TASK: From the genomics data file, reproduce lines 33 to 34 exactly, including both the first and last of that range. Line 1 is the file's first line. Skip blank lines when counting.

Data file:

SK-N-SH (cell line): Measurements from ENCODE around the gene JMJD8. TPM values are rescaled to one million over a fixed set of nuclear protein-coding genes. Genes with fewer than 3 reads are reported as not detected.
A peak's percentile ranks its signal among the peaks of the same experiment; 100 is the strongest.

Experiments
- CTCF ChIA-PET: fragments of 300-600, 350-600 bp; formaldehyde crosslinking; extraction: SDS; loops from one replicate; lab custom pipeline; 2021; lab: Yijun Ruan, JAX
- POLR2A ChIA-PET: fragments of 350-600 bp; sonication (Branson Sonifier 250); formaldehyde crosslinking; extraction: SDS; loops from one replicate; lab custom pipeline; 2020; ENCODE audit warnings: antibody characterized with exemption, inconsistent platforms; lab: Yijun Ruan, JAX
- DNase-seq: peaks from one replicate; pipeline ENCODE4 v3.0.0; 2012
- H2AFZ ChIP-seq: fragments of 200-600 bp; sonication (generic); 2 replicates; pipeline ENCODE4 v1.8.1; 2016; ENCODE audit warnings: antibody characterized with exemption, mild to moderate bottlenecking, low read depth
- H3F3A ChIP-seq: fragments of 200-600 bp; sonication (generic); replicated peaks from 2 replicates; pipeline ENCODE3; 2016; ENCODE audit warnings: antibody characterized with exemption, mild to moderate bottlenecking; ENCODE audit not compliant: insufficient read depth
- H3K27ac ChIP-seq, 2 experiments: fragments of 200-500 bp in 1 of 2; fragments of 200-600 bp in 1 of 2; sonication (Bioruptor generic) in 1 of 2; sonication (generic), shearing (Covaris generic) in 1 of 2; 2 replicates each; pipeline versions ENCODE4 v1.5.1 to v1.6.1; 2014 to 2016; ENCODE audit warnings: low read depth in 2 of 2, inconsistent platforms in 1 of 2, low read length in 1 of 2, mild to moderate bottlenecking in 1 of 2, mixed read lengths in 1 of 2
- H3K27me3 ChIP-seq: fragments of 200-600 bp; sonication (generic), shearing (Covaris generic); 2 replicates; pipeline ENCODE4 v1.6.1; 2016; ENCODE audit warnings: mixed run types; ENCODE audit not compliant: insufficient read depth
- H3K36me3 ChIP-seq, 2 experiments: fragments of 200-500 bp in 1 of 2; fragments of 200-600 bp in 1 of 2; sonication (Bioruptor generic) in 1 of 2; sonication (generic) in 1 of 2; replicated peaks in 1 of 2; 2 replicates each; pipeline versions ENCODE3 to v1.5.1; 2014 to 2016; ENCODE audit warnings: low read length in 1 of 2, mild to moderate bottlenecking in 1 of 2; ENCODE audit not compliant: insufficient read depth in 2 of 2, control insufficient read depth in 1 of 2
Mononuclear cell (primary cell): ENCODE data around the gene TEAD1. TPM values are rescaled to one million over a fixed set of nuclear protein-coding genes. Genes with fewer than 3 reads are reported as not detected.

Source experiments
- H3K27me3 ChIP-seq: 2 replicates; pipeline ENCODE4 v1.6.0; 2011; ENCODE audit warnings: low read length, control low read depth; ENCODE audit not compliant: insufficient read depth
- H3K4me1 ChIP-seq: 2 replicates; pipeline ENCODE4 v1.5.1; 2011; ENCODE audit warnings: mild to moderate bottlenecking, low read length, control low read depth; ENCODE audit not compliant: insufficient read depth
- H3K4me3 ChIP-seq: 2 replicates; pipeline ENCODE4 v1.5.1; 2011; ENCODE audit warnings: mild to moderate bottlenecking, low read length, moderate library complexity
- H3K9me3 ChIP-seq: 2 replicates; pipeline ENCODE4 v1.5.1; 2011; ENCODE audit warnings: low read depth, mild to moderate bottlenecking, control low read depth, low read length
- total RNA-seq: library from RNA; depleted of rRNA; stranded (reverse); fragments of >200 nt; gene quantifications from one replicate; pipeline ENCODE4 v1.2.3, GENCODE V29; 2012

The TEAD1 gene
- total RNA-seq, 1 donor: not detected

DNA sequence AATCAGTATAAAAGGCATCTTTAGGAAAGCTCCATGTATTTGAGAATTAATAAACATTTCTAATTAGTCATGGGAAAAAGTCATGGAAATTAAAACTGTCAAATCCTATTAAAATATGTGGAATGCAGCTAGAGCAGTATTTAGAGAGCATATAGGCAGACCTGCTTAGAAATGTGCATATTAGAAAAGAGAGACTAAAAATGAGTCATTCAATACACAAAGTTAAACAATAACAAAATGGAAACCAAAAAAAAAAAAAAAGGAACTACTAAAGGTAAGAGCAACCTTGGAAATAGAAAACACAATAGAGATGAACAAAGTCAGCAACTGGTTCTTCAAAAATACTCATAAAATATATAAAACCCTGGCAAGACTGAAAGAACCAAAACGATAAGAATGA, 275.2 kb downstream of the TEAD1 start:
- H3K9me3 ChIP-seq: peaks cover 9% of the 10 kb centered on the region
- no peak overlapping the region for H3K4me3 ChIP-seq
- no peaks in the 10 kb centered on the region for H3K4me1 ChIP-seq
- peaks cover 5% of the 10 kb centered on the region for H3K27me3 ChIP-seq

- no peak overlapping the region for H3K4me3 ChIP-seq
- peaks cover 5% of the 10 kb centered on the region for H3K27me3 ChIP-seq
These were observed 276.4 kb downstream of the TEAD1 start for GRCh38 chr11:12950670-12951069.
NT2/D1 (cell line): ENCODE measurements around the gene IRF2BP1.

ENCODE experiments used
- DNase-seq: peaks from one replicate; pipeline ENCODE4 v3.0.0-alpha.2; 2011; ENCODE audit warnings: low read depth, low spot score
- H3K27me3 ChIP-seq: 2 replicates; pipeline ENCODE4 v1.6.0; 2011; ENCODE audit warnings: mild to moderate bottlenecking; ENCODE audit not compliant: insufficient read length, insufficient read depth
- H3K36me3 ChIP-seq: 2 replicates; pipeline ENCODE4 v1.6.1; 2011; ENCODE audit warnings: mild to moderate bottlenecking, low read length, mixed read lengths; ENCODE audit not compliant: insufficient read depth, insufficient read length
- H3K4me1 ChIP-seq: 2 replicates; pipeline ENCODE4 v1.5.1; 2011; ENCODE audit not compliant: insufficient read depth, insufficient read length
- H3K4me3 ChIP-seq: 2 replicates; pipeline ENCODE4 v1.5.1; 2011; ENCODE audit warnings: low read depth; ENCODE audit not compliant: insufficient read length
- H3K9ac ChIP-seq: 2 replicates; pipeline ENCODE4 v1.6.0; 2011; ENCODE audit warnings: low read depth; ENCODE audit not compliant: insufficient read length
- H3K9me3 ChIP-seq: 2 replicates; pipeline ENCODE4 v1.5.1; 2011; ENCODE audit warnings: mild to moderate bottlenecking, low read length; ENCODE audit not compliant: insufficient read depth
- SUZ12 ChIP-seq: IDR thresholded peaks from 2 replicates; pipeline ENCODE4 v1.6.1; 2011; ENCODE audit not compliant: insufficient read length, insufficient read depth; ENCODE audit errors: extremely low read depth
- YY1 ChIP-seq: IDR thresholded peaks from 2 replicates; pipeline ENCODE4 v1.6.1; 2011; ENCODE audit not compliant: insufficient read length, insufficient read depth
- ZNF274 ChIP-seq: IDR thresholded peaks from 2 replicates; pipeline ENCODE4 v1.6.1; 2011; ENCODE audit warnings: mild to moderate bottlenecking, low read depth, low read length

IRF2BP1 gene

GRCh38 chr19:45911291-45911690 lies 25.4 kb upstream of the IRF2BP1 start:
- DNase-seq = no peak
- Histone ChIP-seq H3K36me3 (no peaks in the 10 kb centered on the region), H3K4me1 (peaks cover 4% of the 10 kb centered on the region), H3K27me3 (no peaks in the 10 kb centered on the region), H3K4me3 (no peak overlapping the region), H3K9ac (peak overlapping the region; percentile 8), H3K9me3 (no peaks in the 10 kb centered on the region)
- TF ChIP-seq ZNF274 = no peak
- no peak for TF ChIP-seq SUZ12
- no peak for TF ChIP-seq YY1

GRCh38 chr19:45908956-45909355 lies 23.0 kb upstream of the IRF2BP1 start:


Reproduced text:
- H3K36me3 ChIP-seq: 2 replicates; pipeline ENCODE4 v1.6.1; 2011; ENCODE audit warnings: mild to moderate bottlenecking, low read length, mixed read lengths; ENCODE audit not compliant: insufficient read depth, insufficient read length
- H3K4me1 ChIP-seq: 2 replicates; pipeline ENCODE4 v1.5.1; 2011; ENCODE audit not compliant: insufficient read depth, insufficient read length